Let me leave you with a few final thoughts. First, I’m afraid of electricity and live out each day fully expecting my electronic equipment or a lamp or some other type of specialized industrial equipment to malfunction and give me the shock of a lifetime. I imagine that my eyes are really going to bulge out when this happens, so I just keep them closed when I plug things in. That should help. read more

Caballo de la Sabana

The song below brings tears of joy to Raul’s 66 year old eyes and sets his feet to dancing. His 25 year love affair with his wife Grizelda, 23 years his junior, was just destined to be. Press play on their song and catch the vibe while we get swept up in the love.

Before they met, in 1978 during the midst of a raging civil war, Raul invested in a bus and his little business transported people between Zacatecoluca and San Vicente. One night his bus was flagged to stop at the Angulo exit by armed men who set the bus on fire. It burned to the ground but everyone managed to scramble to safety and escape into the forest. Raul lost his livelihood in a meaningless act of terror and intimidation.  read more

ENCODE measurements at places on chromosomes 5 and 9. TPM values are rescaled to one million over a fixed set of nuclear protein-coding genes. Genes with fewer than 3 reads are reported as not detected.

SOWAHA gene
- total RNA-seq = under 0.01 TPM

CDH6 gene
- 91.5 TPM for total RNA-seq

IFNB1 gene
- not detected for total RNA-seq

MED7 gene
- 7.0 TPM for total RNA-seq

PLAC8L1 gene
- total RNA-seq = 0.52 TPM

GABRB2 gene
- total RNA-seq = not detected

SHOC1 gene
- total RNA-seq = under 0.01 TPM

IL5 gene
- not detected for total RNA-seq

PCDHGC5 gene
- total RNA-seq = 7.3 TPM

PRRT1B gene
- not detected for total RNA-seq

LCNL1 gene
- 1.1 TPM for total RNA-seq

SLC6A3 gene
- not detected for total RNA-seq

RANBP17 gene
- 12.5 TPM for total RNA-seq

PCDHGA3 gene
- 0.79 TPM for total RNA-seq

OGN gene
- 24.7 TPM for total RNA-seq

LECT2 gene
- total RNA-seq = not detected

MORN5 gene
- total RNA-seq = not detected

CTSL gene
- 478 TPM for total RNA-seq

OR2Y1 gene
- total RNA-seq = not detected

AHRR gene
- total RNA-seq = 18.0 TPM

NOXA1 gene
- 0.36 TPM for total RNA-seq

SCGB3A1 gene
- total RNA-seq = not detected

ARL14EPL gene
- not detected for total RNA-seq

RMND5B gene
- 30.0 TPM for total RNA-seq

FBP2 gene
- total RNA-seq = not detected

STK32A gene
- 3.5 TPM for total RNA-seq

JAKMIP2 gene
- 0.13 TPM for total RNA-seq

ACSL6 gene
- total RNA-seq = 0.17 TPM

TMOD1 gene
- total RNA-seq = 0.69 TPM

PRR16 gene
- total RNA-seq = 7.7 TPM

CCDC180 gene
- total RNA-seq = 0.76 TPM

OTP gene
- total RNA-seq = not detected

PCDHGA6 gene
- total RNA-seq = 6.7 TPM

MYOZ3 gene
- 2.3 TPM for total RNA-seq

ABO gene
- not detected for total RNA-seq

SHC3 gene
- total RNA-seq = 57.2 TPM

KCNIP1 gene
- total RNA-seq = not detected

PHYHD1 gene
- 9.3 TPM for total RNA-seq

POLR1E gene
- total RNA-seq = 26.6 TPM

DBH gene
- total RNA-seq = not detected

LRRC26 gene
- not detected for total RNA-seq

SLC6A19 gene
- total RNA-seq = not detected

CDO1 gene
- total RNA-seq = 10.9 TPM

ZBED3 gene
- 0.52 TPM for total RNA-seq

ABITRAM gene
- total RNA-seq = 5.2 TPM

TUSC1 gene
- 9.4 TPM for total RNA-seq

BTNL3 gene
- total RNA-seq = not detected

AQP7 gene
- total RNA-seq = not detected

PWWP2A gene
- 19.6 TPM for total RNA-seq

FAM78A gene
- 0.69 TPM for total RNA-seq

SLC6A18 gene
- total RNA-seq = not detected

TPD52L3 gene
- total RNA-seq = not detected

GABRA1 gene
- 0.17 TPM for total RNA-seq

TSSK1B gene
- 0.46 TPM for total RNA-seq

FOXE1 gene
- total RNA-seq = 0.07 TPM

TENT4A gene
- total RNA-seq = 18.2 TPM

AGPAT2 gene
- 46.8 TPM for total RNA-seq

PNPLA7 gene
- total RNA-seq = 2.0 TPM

Mentorship and Kidnapping

My most hated word in the english language is mentorship. Ya, you heard me. Most people hate other words like moist, but I hate mentorship. Well, I should clarify that I don’t hate the word itself, I hate the way the concept of mentorship is a glorified as the pinnacle of discipleship when in actual fact it’s weird and creepy. If you harken back to 1999, you’ll recall there was/is one rule of fight club – you don’t talk about fight club. Same principle applies here. read more